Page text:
In other news, I got a job.  That’s right!  This girl got a J.O.B.!  After six years of being a stay home mom, I am officially employed again.  And you know you’ve re-entered the workforce when you have to disclose on your job application that you were technically arrested in 1992 for Disturbing the Peace, because that shit is a misdemeanor and stays on your record FOREVER.  It’s ok though, because they hired me anyway.  I’ve been really bored since Bryce started first grade.  I volunteer a lot at the school, but I had a few days a week where I just felt like I was wasting time and brain cells.  And apparently the universe agreed that I was ready to go back to work and just handed me an awesome opportunity.  A friend of mine owns a music publishing company, and they have hired me as a part-time music coordinator and personal assistant.  The company creates and licenses music for movie trailers!  How flipping cool is that?!  It’s unlike anything I’ve ever done before and I’m having a blast learning this whole new industry.  So, thank you universe!

img_0181My dog Mavis, who is now nine months old, won’t stop shitting in the house.  It’s making me crazy.  It’s like she’s decided that she’s too good for grass.   She pee’s outside, no problem.  Then she comes to the door, runs upstairs and poops on my bedroom rug.  I refuse to let this dog believe that she can just drop heat anywhere her little heart desires.  I am the alpha in this house!  She spent the morning in her kennel because she pooped on my rug after she had already gone out this morning.  Mind you, my entire house has wood floors.  When she poops, she always uses the rug.  When I came home I went to let her out.  In defiance of being put in her kennel she refused to come out.  img_0178Fine.  She can just stay there.  So she did.  Then a few hours later I came home again and pulled her out of the kennel and took her outside.  She pee’d, then wanted to come back in.  But I know her game.  I made her stay outside.  She tried to wait me out.  She even sat there shaking and giving me her sweet little sad eyes.  Oh, she is such an actress!  It took about fifteen minutes, and I swear she huffed at me, then walked to the grass and pooped.   Ha Ha!  Today I am the winner!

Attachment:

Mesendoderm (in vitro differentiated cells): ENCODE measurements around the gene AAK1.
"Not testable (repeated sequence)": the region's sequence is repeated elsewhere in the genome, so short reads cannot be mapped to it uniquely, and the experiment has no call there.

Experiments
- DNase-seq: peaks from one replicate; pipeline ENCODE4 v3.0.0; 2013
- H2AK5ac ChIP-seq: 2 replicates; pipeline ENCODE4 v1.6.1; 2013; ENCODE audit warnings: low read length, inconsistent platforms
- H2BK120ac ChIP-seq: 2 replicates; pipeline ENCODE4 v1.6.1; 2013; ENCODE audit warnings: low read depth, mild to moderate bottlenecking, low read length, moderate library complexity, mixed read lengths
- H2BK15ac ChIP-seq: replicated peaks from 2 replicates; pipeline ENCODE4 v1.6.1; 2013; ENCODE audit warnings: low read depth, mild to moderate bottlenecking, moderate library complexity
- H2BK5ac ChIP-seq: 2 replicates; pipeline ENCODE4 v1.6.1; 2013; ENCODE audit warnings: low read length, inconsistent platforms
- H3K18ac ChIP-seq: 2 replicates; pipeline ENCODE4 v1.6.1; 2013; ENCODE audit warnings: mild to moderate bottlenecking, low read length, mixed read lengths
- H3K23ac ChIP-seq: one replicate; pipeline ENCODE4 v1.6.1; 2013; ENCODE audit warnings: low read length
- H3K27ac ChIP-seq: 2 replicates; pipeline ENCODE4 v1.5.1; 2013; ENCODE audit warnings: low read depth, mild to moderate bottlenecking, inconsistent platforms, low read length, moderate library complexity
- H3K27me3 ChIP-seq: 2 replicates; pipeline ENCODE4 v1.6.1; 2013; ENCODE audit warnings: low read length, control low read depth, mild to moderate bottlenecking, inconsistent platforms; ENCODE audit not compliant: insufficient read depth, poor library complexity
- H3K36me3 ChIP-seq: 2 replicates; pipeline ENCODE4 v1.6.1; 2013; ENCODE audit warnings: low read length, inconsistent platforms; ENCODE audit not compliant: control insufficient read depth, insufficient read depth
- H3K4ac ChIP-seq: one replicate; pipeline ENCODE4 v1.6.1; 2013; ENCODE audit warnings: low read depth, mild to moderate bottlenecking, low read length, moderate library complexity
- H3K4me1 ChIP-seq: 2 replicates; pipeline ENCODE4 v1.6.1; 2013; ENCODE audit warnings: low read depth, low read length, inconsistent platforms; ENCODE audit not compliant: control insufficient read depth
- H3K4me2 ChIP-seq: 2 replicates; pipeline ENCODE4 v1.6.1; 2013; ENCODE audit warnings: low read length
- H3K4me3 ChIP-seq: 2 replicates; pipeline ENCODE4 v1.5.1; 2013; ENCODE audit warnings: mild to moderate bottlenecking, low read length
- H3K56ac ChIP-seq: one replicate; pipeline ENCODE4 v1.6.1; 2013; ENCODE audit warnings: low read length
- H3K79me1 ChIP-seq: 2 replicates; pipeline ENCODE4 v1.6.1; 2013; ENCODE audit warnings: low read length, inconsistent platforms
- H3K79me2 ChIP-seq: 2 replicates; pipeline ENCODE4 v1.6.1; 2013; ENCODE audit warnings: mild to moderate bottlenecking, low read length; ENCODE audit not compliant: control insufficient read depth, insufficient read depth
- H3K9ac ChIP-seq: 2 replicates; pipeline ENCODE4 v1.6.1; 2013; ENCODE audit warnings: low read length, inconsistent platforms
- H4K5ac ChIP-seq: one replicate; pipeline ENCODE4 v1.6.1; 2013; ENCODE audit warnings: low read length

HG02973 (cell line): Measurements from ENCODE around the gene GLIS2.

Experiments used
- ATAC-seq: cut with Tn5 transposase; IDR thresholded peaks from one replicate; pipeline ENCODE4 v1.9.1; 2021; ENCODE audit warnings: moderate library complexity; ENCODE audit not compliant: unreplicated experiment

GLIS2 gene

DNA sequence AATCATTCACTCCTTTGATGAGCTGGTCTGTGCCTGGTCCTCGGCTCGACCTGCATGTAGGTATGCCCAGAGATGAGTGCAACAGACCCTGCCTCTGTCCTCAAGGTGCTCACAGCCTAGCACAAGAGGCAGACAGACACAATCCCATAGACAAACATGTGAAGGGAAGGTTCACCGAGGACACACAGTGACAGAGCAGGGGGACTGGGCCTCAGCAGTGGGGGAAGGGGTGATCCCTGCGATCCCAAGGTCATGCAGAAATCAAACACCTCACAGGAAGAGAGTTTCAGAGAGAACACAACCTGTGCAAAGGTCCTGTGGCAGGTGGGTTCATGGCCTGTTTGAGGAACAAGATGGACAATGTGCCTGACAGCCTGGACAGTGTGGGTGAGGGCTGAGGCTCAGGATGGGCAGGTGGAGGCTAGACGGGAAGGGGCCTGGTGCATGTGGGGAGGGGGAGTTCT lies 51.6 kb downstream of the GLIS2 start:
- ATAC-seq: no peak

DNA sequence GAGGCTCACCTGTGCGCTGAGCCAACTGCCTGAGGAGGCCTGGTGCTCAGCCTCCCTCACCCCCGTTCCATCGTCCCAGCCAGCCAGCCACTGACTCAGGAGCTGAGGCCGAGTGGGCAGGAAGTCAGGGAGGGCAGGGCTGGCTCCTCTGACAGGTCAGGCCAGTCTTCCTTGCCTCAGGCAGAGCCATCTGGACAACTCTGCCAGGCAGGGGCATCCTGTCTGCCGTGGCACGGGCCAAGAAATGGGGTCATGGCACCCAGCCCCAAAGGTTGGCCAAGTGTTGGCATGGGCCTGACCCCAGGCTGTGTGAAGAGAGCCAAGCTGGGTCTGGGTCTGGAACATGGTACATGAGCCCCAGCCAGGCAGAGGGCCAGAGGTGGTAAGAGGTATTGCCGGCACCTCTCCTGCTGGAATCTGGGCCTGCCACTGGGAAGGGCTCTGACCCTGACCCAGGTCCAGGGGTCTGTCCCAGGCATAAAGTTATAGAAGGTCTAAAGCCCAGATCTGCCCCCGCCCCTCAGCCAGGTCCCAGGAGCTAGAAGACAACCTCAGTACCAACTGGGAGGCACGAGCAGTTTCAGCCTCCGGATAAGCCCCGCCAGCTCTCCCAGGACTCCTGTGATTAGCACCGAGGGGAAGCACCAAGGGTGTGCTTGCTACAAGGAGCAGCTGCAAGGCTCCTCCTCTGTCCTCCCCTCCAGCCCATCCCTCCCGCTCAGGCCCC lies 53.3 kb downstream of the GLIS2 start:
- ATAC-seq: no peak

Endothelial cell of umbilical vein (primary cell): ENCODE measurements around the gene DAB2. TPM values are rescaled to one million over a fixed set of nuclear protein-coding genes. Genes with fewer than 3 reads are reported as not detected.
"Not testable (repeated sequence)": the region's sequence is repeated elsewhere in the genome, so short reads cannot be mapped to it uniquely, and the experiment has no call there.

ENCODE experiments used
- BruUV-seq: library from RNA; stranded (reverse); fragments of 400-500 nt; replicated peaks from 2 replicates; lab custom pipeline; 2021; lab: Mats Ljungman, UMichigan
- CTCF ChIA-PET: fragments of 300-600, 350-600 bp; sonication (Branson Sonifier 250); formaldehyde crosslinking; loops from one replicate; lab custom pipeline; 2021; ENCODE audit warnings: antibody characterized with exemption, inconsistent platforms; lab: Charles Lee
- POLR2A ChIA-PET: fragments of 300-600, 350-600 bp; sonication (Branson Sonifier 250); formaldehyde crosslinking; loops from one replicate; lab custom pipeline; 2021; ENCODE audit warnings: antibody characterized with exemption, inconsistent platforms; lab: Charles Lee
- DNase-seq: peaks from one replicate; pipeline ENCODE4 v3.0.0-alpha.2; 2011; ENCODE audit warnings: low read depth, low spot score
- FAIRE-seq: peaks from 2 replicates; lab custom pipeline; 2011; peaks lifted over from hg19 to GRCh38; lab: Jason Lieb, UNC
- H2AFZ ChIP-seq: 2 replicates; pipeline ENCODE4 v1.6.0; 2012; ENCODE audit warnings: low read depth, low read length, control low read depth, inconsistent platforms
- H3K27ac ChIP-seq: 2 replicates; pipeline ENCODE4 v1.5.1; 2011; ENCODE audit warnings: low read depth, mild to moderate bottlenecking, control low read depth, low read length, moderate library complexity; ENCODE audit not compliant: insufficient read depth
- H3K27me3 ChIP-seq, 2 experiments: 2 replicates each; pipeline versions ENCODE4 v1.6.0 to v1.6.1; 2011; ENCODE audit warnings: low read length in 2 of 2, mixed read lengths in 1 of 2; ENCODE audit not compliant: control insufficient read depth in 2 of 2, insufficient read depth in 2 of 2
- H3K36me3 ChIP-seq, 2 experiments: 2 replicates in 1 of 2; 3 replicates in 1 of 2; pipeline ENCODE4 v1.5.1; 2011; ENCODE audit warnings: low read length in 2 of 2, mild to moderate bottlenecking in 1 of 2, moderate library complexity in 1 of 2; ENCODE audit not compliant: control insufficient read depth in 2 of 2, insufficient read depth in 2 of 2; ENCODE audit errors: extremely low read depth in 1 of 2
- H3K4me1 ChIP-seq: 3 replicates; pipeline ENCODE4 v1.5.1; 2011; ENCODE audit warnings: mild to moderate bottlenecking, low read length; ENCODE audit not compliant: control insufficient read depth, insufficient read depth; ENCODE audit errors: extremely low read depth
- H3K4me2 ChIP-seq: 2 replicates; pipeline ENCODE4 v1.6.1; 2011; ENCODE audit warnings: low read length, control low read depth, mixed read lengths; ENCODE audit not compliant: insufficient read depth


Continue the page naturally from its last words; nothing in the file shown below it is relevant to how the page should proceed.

I miss books.  I’ve been so busy between the holidays, kids and my new job that I haven’t read a new book in months.  I have several in my kindle that need my attention, but if any of you have a good recommendation I am always looking for new books.

That’s about it for me.  My life goals for 2017 are set.  Community service, learning a new industry, becoming a dog whisperer and reading more books.  I think that’s a good list.  What about you?  I missed a lot of New Year’s posts in the past two weeks.  I’d love to hear some of your resolutions and goals for the year.  🙂

Tis’ the Season to Eat Sh*t on the Stairs

What is it about the holidays that seems to accentuate the possibility for bodily injury and harm?  Are we more merry, and therefore less inclined to be wary of potential hazards?  Is it the alcohol?  The parties?  Are we overly distracted by all that needs to be accomplished?  Or is it simply more notable because when you become injured over the holidays it affects the entire season with regard to how you enjoy it?

Two weeks ago I was attending a holiday party at a friend’s house and as I was walking through a gated entryway into a courtyard the entire world tipped itself over and I found myself crashing down onto both of my knees and then face down on the sidewalk.  What the hell just happened?  I sat up, but couldn’t get up.  The pain in my knees and shins was instantaneous,  yet after a few moments I knew nothing was broken.  After a quick assessment of how and why I fell, Dan hoisted me up and I hobbled to the front door.  It turns out there was a very tiny step, about three inches deep right where you entered the courtyard from the gate.  Apparently I missed that step.  My cousin visiting from Michigan was with us and at one point she said, “I’m not gonna lie to you, that wasn’t even a little bit graceful.”

After walking into the party and greeting the hosts, I asked if they had a security camera on their front walkway.  They said they didn’t, but they were curious as to why I would ask.  So I said, “Well, I just ate shit on your front step and I wanted to be sure no one was going to watch that on instant replay or put it on You-tube.”

About thirty minutes later I could feel my heartbeat in my knees.  They were throbbing terribly and stinging like crazy.  I excused myself to the restroom and discovered that I had skinned both knees pretty badly.  I was bleeding under my pants and the skin was already swelling and turning purple and blue with bruises.  I had to mostly sit during the gathering because standing was so painful, and I wasn’t about to draw more attention to myself by asking my hosts for a bag of frozen peas to help with the swelling.  Good times.